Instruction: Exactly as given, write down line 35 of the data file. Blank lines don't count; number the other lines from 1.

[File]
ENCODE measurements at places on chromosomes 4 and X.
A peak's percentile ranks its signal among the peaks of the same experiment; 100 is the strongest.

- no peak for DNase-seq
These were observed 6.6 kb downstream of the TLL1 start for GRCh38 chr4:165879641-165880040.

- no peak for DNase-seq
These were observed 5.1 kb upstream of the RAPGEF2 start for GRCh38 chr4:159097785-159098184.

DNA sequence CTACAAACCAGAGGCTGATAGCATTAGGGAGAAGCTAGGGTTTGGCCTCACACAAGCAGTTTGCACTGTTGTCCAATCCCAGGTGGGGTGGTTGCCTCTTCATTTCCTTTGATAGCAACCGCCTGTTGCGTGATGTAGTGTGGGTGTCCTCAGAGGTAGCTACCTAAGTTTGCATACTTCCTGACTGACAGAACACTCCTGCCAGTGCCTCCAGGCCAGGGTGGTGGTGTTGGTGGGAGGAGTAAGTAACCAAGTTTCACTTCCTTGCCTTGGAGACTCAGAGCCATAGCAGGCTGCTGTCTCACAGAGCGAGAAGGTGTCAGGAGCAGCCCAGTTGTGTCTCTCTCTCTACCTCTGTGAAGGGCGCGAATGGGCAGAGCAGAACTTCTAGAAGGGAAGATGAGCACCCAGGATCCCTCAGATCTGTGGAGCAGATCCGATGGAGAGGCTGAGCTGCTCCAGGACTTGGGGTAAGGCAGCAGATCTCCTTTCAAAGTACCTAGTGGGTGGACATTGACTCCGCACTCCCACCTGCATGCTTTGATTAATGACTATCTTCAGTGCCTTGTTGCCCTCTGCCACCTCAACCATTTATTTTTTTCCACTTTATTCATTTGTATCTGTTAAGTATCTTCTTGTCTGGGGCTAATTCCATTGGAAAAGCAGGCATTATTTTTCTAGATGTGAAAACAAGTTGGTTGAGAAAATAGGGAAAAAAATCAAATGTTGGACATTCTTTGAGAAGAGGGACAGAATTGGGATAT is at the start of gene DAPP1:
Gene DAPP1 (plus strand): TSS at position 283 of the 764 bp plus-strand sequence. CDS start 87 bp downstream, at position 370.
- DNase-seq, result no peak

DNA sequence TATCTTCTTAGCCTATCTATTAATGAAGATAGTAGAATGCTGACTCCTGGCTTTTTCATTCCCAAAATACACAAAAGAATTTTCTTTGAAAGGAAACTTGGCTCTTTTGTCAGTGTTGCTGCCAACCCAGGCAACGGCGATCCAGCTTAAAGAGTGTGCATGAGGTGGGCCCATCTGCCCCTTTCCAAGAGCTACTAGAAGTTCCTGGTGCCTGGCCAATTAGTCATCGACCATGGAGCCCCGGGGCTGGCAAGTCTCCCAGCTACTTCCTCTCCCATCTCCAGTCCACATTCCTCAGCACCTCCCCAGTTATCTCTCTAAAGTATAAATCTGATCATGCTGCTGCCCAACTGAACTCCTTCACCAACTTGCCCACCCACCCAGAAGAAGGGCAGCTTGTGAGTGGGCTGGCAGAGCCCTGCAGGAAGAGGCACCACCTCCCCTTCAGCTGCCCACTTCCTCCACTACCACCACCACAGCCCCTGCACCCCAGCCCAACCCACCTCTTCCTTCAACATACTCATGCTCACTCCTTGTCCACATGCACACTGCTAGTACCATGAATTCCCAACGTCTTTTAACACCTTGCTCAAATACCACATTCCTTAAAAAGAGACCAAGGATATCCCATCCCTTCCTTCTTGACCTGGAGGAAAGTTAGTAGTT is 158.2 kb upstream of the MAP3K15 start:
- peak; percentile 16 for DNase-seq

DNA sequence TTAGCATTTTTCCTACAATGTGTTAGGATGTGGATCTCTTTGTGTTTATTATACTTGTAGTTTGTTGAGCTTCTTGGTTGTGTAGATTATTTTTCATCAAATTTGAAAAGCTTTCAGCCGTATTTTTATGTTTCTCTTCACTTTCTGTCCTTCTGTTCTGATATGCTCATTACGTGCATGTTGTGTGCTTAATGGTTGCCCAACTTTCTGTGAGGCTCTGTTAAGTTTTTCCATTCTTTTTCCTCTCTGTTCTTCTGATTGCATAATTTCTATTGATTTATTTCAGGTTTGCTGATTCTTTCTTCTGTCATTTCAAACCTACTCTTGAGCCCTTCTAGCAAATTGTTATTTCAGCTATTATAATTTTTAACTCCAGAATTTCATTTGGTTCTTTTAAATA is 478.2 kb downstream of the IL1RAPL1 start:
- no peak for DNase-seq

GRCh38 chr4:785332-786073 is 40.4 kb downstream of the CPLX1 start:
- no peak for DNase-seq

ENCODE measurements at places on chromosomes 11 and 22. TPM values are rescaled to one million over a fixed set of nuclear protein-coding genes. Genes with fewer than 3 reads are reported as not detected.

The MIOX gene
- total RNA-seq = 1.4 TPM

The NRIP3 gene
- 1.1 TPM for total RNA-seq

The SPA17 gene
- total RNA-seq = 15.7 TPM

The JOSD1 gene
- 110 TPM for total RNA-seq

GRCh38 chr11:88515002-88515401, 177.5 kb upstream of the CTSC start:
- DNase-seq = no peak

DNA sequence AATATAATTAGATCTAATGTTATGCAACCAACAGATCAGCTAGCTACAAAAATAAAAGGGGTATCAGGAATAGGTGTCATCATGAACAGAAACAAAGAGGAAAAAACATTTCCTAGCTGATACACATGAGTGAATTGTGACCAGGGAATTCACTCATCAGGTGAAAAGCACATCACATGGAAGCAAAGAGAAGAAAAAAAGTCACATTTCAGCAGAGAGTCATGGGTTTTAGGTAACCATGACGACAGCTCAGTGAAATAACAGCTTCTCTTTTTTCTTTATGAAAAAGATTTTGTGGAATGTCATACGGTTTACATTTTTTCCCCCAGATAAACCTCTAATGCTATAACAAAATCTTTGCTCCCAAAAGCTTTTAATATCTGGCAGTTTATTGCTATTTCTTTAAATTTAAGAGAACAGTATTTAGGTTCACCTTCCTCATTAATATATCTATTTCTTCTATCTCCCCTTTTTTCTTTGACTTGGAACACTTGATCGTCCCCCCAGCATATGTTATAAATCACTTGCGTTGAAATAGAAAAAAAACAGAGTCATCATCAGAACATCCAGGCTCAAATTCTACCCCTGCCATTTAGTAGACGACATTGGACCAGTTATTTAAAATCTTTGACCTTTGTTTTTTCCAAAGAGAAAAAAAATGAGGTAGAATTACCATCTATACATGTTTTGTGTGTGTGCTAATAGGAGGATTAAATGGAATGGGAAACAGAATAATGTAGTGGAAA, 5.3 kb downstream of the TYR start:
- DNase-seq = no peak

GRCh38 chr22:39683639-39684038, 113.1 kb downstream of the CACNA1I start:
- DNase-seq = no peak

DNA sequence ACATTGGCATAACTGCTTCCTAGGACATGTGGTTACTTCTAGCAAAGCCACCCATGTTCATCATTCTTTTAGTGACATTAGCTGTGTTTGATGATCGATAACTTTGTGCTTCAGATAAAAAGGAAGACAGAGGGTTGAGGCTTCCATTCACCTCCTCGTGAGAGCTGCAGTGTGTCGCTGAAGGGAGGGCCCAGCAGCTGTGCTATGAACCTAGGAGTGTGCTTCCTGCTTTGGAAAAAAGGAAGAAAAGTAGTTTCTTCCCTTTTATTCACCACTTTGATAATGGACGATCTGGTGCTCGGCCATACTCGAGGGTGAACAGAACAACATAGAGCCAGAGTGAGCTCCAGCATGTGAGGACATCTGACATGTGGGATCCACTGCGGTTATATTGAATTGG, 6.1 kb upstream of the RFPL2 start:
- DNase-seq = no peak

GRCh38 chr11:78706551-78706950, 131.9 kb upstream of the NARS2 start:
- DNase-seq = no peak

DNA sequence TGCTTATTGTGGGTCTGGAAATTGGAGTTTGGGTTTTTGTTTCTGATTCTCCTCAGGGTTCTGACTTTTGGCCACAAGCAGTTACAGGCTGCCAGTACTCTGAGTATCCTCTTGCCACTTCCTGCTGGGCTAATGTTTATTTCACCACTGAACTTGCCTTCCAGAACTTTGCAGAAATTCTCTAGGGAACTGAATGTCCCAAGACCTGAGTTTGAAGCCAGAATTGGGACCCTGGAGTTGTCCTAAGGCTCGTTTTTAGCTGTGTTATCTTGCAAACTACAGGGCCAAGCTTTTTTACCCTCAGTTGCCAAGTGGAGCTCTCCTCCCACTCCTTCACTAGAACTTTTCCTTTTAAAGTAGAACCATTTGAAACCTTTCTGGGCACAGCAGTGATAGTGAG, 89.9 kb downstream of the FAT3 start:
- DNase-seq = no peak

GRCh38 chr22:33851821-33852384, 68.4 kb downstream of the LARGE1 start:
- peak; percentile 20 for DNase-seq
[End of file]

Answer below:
DNA sequence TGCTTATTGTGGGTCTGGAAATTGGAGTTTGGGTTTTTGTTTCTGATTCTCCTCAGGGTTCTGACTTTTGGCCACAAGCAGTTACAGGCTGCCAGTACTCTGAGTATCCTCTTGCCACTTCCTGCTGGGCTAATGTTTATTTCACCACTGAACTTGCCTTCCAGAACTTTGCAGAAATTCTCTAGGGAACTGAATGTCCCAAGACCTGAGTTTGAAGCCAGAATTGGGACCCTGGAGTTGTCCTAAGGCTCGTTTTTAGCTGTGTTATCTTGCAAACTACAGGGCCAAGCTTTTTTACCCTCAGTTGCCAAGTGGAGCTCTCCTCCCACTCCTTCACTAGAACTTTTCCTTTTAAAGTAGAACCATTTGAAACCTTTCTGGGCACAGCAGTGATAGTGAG, 89.9 kb downstream of the FAT3 start: